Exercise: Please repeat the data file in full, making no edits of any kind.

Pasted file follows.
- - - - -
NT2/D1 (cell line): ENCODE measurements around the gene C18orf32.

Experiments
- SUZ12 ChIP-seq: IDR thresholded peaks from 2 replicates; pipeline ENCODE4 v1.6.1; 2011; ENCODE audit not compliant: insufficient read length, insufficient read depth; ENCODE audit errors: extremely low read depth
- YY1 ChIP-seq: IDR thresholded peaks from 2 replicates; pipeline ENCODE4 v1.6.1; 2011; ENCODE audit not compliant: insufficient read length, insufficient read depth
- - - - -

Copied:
NT2/D1 (cell line): ENCODE measurements around the gene C18orf32.

Experiments
- SUZ12 ChIP-seq: IDR thresholded peaks from 2 replicates; pipeline ENCODE4 v1.6.1; 2011; ENCODE audit not compliant: insufficient read length, insufficient read depth; ENCODE audit errors: extremely low read depth
- YY1 ChIP-seq: IDR thresholded peaks from 2 replicates; pipeline ENCODE4 v1.6.1; 2011; ENCODE audit not compliant: insufficient read length, insufficient read depth